Mounting debt and a declining population are problems for many U.S. cities. Detroit officials had also blamed its financial problems on the loss of residents, who fled in large numbers for its safer suburbs. The 680,000-resident city filed for bankruptcy in July 2013 to negotiate cuts to $18 billion in debt, blaming tax revenue that fell after the real-estate crash.

The judge that presided over Detroit's case said the city's failure to provide basic services that protect residents' health and safety was "inhumane and intolerable, and it must be fixed." Detroit's bankruptcy-exit plan proposed to cut $7 billion in debt owed to Wall Street firms, city retirees and others. Its plan also called for $1.7 billion reinvestment in removing blighted buildings and boosting police and fire services in the city.

In Stockton, a city of 300,000 in California's Central Valley that filed for bankruptcy protection in 2012, the response to the city's debt restructuring has been mixed.

"The stigma is starting to fade," said the city manager, Kurt Wilson, who noted that the bankruptcy filing brought financial stability, though the level of public services has yet to bounce back. Stockton residents, for example, have been disappointed that city staffing levels remain low. Retired city workers also suffered in the long run.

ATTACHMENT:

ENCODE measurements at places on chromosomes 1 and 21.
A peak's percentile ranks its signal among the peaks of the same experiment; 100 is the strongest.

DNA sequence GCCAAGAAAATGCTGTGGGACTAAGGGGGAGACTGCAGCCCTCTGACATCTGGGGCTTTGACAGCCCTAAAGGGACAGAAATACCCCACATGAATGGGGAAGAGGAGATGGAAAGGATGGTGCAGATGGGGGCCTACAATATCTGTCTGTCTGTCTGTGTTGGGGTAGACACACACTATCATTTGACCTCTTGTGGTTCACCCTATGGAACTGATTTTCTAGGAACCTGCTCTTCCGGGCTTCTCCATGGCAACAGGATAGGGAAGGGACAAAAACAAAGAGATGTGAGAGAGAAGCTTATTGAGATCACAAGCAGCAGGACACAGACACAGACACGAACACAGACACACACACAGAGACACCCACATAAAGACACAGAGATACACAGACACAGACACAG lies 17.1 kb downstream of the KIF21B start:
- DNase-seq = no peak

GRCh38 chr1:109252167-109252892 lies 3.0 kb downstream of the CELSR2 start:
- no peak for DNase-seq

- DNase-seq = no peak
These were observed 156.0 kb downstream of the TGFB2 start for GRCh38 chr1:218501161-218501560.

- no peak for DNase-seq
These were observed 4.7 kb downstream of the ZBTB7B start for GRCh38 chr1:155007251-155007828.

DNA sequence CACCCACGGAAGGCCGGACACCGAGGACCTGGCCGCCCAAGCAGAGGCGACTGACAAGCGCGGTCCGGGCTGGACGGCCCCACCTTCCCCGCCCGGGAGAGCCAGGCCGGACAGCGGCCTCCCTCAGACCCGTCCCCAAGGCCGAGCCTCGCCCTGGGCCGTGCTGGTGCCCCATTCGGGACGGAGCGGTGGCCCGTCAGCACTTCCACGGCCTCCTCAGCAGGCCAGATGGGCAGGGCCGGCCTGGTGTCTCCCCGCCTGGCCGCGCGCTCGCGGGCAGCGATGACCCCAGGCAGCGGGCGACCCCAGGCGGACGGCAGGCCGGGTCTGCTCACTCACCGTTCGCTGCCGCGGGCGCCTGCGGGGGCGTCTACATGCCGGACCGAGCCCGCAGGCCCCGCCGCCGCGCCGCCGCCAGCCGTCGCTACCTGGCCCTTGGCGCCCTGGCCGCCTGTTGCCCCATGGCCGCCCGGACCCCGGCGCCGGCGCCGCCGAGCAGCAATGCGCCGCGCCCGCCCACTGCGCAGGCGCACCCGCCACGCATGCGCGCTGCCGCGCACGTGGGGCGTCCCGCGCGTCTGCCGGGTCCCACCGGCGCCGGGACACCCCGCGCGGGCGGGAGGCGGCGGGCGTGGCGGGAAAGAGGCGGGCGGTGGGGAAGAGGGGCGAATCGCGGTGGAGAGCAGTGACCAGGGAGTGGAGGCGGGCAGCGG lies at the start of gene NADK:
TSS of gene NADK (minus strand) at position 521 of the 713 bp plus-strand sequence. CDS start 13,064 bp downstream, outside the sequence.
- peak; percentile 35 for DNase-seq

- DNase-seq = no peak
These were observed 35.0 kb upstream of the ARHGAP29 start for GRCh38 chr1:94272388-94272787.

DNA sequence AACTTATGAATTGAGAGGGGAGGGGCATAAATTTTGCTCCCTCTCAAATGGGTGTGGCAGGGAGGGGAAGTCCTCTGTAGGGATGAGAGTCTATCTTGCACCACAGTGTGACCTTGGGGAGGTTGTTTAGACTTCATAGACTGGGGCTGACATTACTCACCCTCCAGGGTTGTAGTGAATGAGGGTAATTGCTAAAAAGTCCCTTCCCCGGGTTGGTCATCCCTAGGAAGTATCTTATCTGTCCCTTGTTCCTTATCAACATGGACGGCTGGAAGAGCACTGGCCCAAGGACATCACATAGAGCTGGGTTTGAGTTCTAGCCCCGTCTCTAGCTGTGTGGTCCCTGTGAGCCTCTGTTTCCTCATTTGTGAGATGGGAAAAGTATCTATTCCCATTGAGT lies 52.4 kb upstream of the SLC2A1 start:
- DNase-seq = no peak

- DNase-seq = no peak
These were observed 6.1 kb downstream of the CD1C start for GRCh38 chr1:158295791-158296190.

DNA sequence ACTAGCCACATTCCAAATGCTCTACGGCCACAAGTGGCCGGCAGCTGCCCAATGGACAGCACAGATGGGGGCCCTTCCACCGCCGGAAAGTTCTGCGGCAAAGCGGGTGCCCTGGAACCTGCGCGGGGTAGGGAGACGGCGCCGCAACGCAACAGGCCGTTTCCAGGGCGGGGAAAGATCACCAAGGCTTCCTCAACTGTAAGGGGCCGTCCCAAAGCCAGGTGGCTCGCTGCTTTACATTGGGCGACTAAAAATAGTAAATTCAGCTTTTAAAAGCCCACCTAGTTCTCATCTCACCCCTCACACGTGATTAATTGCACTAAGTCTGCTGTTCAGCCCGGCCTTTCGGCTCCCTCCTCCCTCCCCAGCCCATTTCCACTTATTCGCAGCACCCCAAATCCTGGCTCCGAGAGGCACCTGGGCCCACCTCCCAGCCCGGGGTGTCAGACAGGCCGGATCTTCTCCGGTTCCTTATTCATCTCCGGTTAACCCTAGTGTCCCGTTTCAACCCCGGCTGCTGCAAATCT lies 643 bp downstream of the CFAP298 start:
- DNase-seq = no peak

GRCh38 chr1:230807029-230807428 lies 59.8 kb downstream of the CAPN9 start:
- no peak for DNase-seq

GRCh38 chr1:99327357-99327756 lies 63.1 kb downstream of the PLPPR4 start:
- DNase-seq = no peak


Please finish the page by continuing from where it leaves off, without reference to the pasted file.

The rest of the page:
"When we took away their health care, it didn't come back," Mr. Wilson said.

Federal judges in charge of Detroit's and Stockton's bankruptcies ruled that pensions could indeed be cut. In Detroit, for example, city retirees agreed to take a 4.5% pension cut and lose cost-of-living increases. In San Bernardino, Calif., which filed for bankruptcy in 2012, officials have agreed to make full payments into the pension fund run by the California Public Employees' Retirement System. The system distributes payments to thousands of retired city workers -- often their lone source of income.

Like Stockton, San Bernardino also stopped paying retiree health benefits.

Puerto Rico has more than 300,000 pensioners, and they are facing bigger cuts and possibly harsher consequences because teachers and police officers don't participate in Social Security, leaving them with no fallback if pensions are reduced. The island's public pension funds have fewer workers contributing, and the plans are now underfunded by an estimated $45 billion. The federal financial oversight board wants to finance the plans on a pay-as-you-go basis once they exhaust their assets this year or next while reducing benefits by 10% on average to save $540 million over a decade.

Widener University law professor Juliet Moringiello pointed out that Puerto Rico's problem are unique compared to municipalities on the U.S. mainland that used chapter 9 because, once debts are cut, it's unclear who will be in charge of fixing its broader economic problems.

"The big open question with Puerto Rico...is what gets fixed otherwise and who's going to do it," Ms. Moringiello said. "Once the debts are adjusted, is there the political will on the island to fix the structural problems?"

--Andrew Scurria and Heather Gillers contributed to this article.

Write to Katy Stech at katherine.stech@wsj.com

(END) Dow Jones Newswires

May 04, 2017 19:23 ET (23:23 GMT)